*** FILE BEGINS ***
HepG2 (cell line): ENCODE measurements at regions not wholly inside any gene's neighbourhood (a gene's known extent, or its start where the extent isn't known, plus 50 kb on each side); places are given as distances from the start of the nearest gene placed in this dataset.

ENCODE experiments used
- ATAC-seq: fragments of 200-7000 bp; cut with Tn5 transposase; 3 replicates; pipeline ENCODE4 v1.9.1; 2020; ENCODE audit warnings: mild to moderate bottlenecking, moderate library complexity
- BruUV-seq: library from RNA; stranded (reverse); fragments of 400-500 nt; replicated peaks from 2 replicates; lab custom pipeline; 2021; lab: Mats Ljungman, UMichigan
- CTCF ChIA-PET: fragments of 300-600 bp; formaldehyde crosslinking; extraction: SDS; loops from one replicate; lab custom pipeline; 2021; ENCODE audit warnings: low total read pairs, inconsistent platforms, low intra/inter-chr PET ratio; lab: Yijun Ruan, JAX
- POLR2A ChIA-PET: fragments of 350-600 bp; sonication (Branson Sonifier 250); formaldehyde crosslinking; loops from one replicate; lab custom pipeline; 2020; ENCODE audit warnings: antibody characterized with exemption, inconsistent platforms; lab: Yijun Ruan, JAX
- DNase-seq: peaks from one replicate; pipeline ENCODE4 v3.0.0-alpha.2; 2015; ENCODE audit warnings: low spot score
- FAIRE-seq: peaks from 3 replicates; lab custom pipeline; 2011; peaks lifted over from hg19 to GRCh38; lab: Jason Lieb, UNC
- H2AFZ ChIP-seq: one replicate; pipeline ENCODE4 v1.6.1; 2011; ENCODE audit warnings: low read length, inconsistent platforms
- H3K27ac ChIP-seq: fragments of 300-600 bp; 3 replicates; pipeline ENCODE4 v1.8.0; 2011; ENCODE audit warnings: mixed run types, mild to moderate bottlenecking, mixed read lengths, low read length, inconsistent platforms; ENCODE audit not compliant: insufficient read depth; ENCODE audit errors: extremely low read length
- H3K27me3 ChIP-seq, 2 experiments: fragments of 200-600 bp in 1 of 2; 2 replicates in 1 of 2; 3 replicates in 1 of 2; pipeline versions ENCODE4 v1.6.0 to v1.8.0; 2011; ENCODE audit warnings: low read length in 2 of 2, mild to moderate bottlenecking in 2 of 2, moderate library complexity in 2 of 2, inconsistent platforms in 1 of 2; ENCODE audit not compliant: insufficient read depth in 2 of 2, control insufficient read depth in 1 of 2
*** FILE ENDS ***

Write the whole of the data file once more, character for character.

HepG2 (cell line): ENCODE measurements at regions not wholly inside any gene's neighbourhood (a gene's known extent, or its start where the extent isn't known, plus 50 kb on each side); places are given as distances from the start of the nearest gene placed in this dataset.

ENCODE experiments used
- ATAC-seq: fragments of 200-7000 bp; cut with Tn5 transposase; 3 replicates; pipeline ENCODE4 v1.9.1; 2020; ENCODE audit warnings: mild to moderate bottlenecking, moderate library complexity
- BruUV-seq: library from RNA; stranded (reverse); fragments of 400-500 nt; replicated peaks from 2 replicates; lab custom pipeline; 2021; lab: Mats Ljungman, UMichigan
- CTCF ChIA-PET: fragments of 300-600 bp; formaldehyde crosslinking; extraction: SDS; loops from one replicate; lab custom pipeline; 2021; ENCODE audit warnings: low total read pairs, inconsistent platforms, low intra/inter-chr PET ratio; lab: Yijun Ruan, JAX
- POLR2A ChIA-PET: fragments of 350-600 bp; sonication (Branson Sonifier 250); formaldehyde crosslinking; loops from one replicate; lab custom pipeline; 2020; ENCODE audit warnings: antibody characterized with exemption, inconsistent platforms; lab: Yijun Ruan, JAX
- DNase-seq: peaks from one replicate; pipeline ENCODE4 v3.0.0-alpha.2; 2015; ENCODE audit warnings: low spot score
- FAIRE-seq: peaks from 3 replicates; lab custom pipeline; 2011; peaks lifted over from hg19 to GRCh38; lab: Jason Lieb, UNC
- H2AFZ ChIP-seq: one replicate; pipeline ENCODE4 v1.6.1; 2011; ENCODE audit warnings: low read length, inconsistent platforms
- H3K27ac ChIP-seq: fragments of 300-600 bp; 3 replicates; pipeline ENCODE4 v1.8.0; 2011; ENCODE audit warnings: mixed run types, mild to moderate bottlenecking, mixed read lengths, low read length, inconsistent platforms; ENCODE audit not compliant: insufficient read depth; ENCODE audit errors: extremely low read length
- H3K27me3 ChIP-seq, 2 experiments: fragments of 200-600 bp in 1 of 2; 2 replicates in 1 of 2; 3 replicates in 1 of 2; pipeline versions ENCODE4 v1.6.0 to v1.8.0; 2011; ENCODE audit warnings: low read length in 2 of 2, mild to moderate bottlenecking in 2 of 2, moderate library complexity in 2 of 2, inconsistent platforms in 1 of 2; ENCODE audit not compliant: insufficient read depth in 2 of 2, control insufficient read depth in 1 of 2